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Old 25th August 2010, 02:37   #1
mysterd429
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Default Essential tools

Hi all,

I'd like to know what you consider to be essential tools for scratch building. I'm relatively new, but I just got a workshop and layout space with attached house and I'm looking to buy a few tools. I've got started with the usual household tools, a 2" miter box and saw, a hobby knife, miniature files, and a few odds and ends. I seem to lean towards with styrene for rolling stock with brass wire for some detailing, all in HO scale. I'm thinking of getting one of those magnetic gluing jigs, some digital calipers, and a small vise grip. What else would be useful?

After my workshop is set up, I hope to get back into scratch-building. There's a lot of 1:1 work to be done before then, but I might as well get started with some tools.

Cheers!
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Old 25th August 2010, 02:41   #2
RW James
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Default Re: Essential tools

I'm a nut for for different tweezers. My favorite has a really sharp point (that has landed in my lap more than once!). And various kinds of small clamps.

Oh and one really important tool is a scale rule. It really helps you think in your selected scale when you can make all the measurements in that scale (that is, instead of converting from millimeters or inches)
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Old 25th August 2010, 02:54   #3
Roy Buchanan
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Default Re: Essential tools

An absolute must is a sharp exacto knife with lots of spare blades. A small square is also essential.

Roy
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Old 25th August 2010, 03:57   #4
BR60103
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Default Re: Essential tools

I have a whole collection of clamps and tweezers.
My favourites are tweezers that are sprung closed -- both sharp pointed and broad.
Assorted spring camps. Spring wooden clothespins and modified ones with the wood bits reversed to give a longer clamp.
Toothpicks, both round and flat.
Wax paper and aluminum foil. I put a drop of white (or yellow) glue on the foil and put it in place with a toothpick. Similarly with paint and a brush.
Hardest to find: all sorts of weights.
I have the gluing tray. I like it but need a bit better style of magnets.
I have a wheel back-to-back gauge which is mostly a rectangular brass block with the best 90 degree angles I've seen. I use it on inside corners.
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Old 25th August 2010, 10:17   #5
JackBlack
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Default Re: Essential tools

A soldering iron for metal work.
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Old 25th August 2010, 11:34   #6
Made in Italy
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Default Re: Essential tools

I will add a "handpowered" chuck with jaws from 0,2 to 3mm drills!
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Old 25th August 2010, 13:26   #7
Howqua
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Default Re: Essential tools

A Dremmel is a good one.
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Old 25th August 2010, 17:00   #8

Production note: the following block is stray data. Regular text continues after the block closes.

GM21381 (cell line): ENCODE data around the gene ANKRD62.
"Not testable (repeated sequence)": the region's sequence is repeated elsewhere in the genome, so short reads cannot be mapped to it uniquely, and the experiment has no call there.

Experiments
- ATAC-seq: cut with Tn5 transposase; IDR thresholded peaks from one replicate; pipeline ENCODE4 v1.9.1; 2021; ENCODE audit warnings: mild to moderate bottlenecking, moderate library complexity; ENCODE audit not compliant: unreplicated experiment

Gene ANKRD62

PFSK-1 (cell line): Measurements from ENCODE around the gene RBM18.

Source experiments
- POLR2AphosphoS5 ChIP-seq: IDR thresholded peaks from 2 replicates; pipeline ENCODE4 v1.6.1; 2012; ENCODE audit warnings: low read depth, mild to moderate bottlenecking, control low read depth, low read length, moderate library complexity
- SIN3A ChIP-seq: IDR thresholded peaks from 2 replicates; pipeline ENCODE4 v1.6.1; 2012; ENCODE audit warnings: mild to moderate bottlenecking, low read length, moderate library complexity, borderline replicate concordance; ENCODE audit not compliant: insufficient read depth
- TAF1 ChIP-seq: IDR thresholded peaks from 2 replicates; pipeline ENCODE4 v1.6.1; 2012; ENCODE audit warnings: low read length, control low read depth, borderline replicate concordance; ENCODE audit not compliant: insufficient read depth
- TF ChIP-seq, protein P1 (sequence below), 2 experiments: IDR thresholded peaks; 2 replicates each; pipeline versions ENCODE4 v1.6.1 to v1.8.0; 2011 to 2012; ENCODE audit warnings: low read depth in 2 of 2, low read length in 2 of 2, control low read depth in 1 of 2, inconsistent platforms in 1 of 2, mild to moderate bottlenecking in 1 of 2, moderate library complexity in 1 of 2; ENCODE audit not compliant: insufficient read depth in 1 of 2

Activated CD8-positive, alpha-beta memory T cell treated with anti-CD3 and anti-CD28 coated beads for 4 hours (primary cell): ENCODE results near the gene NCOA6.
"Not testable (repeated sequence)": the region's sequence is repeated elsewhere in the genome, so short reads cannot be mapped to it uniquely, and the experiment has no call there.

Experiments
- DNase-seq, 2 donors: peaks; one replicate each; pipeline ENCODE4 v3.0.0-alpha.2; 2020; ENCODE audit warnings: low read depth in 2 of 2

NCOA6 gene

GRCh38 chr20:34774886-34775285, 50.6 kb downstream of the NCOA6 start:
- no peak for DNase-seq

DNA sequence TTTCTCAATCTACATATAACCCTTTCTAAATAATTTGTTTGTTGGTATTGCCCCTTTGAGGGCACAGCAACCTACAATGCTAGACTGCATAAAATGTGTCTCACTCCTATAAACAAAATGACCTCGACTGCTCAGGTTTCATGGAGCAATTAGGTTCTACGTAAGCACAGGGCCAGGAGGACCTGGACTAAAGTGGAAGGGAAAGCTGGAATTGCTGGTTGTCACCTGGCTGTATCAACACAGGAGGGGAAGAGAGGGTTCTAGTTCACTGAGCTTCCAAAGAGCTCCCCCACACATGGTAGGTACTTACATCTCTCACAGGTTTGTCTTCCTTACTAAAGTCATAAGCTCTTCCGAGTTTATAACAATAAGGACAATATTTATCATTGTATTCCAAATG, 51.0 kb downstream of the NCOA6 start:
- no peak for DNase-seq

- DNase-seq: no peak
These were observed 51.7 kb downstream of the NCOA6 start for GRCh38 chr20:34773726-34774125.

Roy Buchanan
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Default Re: Essential tools

A thirdhand device is pretty handy, especially for soldering. A mini-chop saw helps when building with wood or strip styrene. I hardly ever use my mitre box anymore. They can be found online at reasonable prices.
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Old 25th August 2010, 17:33   #9
mysterd429
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Default Re: Essential tools

Thanks for all of the replies. I have the scale rule down to 3" scale, and the pin vise for small drill bits.

I'll buy some spare blades for my hobby knife. Is there a type that's particularly good at cutting styrene sheets?

I've got a soldering iron that I use for electrical, but I'm sure I'll delve into brass at some point. Is there a particular type of tip that's useful?

Is a thirdhand device a particular product, or just any old thing that holds something?

Is there a tool that's particularly good at cutting brass wire? I'm using some .020" brass wire on my current 1:87 project and I keep getting burrs that I have to file down.

It looks like my list will be:
magnetic gluing jig
digital calipers (because I'm a perfectionist)
a small vise grip (for which I may make jigs with foam to hold stuff)
spare hobby knife blades
squares of various sorts
tweezers of various sorts
clothes pins
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Old 25th August 2010, 17:52   #10
RW James
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Default Re: Essential tools

Regarding the hobby knife - Xacto used to have an ad in Model Railroader with a dashed box that said something about cutting the box out with your knife and if the following pages weren't also cut out then it was time to change the blade. While they weren't really advocating cutting up your magazine, the point was good - we often save our blades too long. You should probably change your blade at least once for every new project. So do what I do, buy your blades by the boxfull.

I have two "third hands". One is a weighted clamp that holds a sprung self-closing tweezer. I probably use that more than any. Another one has two small alligator clips and a magnifying glass. I don't think I've ever used it, because I keep forgetting I have it - but it seems like a good idea.
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